Full Text Available A total of 35 heavy metals resistance and removal bacterial strains were isolated from samples of marine environment and enclosed industrial areas. All isolates were characterized by molecular method. The diversity of isolated bacteria was examined by the phylogenetic analysis of 16S rRNA gene sequences. The phylogenetic analysis of the sequences revealed seven main taxonomic lineages. The phylogenetic tree illustrated discrimination between isolated bacteria from wastewater, industrials area and marine environment. Results showed new genetic differences and relationship between marine and industrial strains. Some Pseudomonas strains isolated from marine environment were well differentiated from those of industrial wastewater. Members of the genera Delftia and Bacterium formed a monophyletic group within the subdivision of the class. There was a clear differentiation between two groups of Pseudomonas and other groups of bacteria in the phylogenetic tree.

  6. Long Term Estimates of Removal of Heavy Metals and PAH in Retention Basins

    DEFF Research Database (Denmark)

    Larsen, Torben; Neerup-Jensen, O.

    2004-01-01

    The paper describes a method for the long-term simulation of the discharge of pollutants to the environment from storm sewer overflows in combined sewer systems, which have a connected retention basins. This study covers heavy metals (Cd, Cu, Ni, Pb, Zn) and PAH. The method includes both the influence of the flow-dependant sedimentation and the variation of the settling velocity of the particles. The results show that including these effects lead to significant lower discharges of pollutants compared to conventional methods of estimation. As an example computations with a spectrum of basins which cover realistic sizes show that the long-term discharges of PAH are about half of the expected values without removal.

  7. Removal of heavy metals from aqueous solution by adsorption on biomass based adsorbent

    Energy Technology Data Exchange (ETDEWEB)

    Alam, Sultan; Azmatullah, M. [Malakand Univ., Chakdara, Dir (Pakistan). Dept. of Chemistry; Bangash, Fazlullah Khan [Peshawar Univ. (Pakistan). Inst. of Chemical Sciences; Amin, Noor-ul [Abdul Wali Khan Univ., Mardan (Pakistan). Dept. of Chemistry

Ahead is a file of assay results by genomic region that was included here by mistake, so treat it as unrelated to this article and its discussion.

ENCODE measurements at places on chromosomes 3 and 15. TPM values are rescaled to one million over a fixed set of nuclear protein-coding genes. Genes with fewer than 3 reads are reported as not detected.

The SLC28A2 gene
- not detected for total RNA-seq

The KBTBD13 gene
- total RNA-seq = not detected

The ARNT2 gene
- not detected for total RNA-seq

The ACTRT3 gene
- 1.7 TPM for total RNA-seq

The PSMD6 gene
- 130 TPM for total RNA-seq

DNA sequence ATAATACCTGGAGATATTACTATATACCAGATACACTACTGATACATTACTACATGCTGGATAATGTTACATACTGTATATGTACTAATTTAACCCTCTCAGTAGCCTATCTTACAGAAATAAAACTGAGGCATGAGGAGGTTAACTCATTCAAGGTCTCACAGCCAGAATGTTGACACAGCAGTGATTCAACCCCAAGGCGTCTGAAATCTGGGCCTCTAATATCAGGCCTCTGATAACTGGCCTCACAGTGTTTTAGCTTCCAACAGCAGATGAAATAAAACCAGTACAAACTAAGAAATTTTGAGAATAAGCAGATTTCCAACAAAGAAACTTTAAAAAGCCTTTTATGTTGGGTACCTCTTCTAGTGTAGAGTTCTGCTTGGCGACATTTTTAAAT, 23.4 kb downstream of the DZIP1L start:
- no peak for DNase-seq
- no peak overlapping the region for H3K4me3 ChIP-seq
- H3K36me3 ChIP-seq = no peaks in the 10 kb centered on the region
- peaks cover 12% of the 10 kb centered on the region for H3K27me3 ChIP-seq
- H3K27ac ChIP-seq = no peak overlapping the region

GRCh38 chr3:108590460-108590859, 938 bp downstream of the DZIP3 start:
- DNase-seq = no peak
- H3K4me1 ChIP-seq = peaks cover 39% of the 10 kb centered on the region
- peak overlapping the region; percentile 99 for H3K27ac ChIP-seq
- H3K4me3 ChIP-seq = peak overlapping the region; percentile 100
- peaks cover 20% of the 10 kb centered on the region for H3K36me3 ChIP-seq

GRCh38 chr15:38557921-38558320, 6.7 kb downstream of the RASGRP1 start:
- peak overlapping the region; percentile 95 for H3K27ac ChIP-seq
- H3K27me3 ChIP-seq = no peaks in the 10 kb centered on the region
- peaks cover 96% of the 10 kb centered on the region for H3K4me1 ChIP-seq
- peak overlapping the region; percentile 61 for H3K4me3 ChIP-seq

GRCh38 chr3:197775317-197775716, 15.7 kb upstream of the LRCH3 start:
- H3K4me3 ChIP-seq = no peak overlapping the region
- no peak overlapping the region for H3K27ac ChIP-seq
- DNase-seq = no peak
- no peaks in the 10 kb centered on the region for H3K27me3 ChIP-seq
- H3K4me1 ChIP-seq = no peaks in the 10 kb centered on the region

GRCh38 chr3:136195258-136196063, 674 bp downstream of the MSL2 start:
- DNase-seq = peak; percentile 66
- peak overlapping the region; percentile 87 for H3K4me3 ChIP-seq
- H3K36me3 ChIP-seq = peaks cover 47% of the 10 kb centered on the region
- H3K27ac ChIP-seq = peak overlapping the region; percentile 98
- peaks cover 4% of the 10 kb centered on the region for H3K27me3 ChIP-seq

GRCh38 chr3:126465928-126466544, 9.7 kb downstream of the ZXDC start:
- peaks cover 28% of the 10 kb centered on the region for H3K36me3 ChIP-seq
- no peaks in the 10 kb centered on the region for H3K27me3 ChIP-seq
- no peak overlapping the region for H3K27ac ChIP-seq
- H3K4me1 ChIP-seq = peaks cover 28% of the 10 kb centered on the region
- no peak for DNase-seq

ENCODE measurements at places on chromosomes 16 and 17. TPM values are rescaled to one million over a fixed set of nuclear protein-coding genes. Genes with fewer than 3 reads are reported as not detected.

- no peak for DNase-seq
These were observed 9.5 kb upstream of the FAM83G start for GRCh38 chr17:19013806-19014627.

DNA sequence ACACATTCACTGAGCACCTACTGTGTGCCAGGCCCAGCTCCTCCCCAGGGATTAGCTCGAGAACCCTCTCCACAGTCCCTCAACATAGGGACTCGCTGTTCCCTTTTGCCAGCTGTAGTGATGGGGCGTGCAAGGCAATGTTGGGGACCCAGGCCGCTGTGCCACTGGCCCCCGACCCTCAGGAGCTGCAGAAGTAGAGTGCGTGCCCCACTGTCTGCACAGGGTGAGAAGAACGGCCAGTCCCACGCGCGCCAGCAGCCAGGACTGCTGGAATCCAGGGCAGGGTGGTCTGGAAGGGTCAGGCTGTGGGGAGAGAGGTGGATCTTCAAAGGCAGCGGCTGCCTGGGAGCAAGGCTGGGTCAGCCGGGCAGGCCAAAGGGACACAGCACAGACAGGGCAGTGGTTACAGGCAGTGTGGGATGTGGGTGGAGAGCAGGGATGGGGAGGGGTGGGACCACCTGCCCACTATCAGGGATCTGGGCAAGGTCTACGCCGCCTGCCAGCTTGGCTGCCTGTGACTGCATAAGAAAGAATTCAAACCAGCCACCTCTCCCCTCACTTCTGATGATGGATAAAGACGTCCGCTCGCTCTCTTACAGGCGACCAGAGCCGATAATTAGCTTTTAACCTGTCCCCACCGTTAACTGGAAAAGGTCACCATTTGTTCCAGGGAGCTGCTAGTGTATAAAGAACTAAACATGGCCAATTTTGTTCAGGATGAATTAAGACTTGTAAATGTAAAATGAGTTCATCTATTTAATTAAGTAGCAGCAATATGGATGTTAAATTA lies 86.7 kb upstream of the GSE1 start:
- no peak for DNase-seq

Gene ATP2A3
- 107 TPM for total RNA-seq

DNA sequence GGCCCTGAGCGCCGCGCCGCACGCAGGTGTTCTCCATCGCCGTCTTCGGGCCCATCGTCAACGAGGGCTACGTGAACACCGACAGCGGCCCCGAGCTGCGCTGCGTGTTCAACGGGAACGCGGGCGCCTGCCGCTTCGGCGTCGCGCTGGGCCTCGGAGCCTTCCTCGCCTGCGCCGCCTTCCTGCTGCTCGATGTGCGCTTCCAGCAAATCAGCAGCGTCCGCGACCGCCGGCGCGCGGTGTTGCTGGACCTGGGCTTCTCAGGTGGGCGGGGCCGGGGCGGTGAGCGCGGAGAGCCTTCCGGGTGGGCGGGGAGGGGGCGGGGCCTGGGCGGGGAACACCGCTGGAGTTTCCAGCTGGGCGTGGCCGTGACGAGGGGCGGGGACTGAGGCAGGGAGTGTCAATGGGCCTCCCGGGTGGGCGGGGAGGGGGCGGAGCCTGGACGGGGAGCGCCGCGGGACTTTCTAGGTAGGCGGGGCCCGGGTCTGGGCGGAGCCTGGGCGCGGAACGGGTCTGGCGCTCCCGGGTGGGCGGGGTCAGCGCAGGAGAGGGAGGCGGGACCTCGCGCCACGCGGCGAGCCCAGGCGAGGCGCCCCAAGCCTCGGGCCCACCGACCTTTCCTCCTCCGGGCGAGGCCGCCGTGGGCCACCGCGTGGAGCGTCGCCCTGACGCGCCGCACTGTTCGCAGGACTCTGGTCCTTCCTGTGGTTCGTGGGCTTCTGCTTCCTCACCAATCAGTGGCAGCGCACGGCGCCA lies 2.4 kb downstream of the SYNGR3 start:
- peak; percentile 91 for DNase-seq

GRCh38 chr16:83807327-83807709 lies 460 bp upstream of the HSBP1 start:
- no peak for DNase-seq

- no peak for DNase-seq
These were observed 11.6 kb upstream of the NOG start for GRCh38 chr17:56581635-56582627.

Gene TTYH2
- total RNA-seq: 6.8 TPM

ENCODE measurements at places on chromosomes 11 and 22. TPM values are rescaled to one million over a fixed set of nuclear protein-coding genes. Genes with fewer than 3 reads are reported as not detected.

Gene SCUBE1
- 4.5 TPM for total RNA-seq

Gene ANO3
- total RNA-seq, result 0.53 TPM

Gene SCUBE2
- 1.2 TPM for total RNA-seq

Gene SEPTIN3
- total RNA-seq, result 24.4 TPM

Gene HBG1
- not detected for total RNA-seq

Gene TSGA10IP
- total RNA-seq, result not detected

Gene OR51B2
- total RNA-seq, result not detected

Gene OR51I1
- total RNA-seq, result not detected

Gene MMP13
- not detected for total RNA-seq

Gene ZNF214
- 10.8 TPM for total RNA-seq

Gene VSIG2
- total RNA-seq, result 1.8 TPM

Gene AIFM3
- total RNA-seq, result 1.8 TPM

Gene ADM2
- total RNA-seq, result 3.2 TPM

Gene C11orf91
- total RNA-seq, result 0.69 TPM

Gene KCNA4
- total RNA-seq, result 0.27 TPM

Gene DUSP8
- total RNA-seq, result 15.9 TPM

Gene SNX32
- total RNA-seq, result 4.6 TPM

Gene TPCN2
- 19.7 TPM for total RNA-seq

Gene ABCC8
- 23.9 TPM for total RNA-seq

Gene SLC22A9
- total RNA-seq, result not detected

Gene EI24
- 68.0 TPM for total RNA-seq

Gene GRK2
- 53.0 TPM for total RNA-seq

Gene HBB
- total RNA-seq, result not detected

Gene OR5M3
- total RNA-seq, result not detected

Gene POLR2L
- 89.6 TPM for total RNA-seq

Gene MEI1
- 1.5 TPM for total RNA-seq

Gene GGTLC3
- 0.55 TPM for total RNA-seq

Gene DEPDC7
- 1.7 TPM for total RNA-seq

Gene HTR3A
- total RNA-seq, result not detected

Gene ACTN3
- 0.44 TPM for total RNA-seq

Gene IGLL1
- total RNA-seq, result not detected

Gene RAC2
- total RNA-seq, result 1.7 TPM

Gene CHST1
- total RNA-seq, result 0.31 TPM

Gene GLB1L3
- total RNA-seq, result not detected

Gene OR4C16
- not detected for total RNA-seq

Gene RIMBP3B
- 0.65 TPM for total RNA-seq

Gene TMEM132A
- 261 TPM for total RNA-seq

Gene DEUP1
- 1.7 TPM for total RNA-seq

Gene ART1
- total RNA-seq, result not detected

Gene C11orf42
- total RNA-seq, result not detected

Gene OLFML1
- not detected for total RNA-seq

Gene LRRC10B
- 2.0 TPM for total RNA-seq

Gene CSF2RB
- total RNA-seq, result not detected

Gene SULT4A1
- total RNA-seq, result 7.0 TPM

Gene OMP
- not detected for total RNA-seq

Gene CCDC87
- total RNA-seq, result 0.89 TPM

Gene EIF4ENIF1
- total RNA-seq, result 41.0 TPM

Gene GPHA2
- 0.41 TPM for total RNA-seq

2013-09-15

    Removal of heavy metals i.e. Zn{sup 2+} and Cd{sup 2+} from aqueous solution by adsorption onto biomass based adsorbent was investigated as a function of time and different concentrations. The sample was characterized by FTIR, EDS, BET surface area and Zeta potential technique, which was reported earlier. Adsorption kinetics of Zn{sup 2+} and Cd{sup 2+} was tested by first order kinetics, 'Elovich and parabolic diffusion kinetic equations which show that the process of adsorption is diffusion controlled process. The rate of adsorption was high at high adsorption temperature. Thermodynamic parameters like {Delta}H , {Delta}S and {Delta}G were calculated from the kinetic data. The negative value of Gibbs free energy ({Delta}G ) shows the spontaneous nature of the process. Freundlich, Langmuir, Temkin isotherms and distribution coefficient were found fit to the adsorption isotherm data. (orig.)

  8. Removal turbidity and separation of heavy metals using electrocoagulation-electroflotation technique

    Energy Technology Data Exchange (ETDEWEB)

    Merzouk, B. [Departement d' Hydraulique, Universite Mohamed Boudiaf de M' sila (Algeria)], E-mail: mbelkov@yahoo.fr; Gourich, B. [Laboratoire de Genie des Procedes, Ecole Superieure de Technologie de Casablanca, B.P. 8012, Oasis (Morocco); Sekki, A. [Departement de Genie des Procedes, Universite Ferhat Abbas de Setif (Algeria); Madani, K.; Chibane, M. [Faculte des Sciences de la Nature et de la Vie, Universite A - Mira de Bejaia (Algeria)

    2009-05-15

    The electrocoagulation (EC) process was developed to overcome the drawbacks of conventional wastewater treatment technologies. This process is very effective in removing organic pollutants including dyestuff wastewater and allows for the reduction of sludge generation. The purposes of this study were to investigate the effects of the operating parameters, such as pH, initial concentration (C{sub 0}), duration of treatment (t), current density (j), interelectrode distance (d) and conductivity ({kappa}) on a synthetic wastewater in the batch electrocoagulation-electroflotation (EF) process. The optimal operating conditions were determined and applied to a textile wastewater and separation of some heavy metals. Initially a batch-type EC-EF reactor was operated at various current densities (11.55, 18.6, 35.94, 56.64, 74.07 and 91.5 mA/cm{sup 2}) and various interelectrode distance (1, 2 and 3 cm). For solutions with 300 mg/L of silica gel, high turbidity removal (89.54%) was obtained without any coagulants when the current density was 11.55 mA/cm{sup 2}, initial pH was 7.6, conductivity was 2.1 mS/cm, duration of treatment was 10 min and interelectrode distance was 1 cm. The application of the optimal operating parameters on a textile wastewater showed a high removal efficiency for various items: suspended solid (SS) 86.5%, turbidity 81.56%, biological oxygen demand (BOD{sub 5}) 83%, chemical oxygen demand (COD) 68%, and color over 92.5%. During the EC process under these conditions, we have studied the separation of some heavy metal ions such as iron (Fe), nickel (Ni), copper (Cu), zinc (Zn), lead (Pb) and cadmium (Cd) with different initial concentrations in the range of 50-600 mg/L and initial pH between 7.5 and 7.8. This allowed us to show that the kinetics of electrocoagulation-electroflotation is very quick (<15 min), and the removal rate reaches 95%.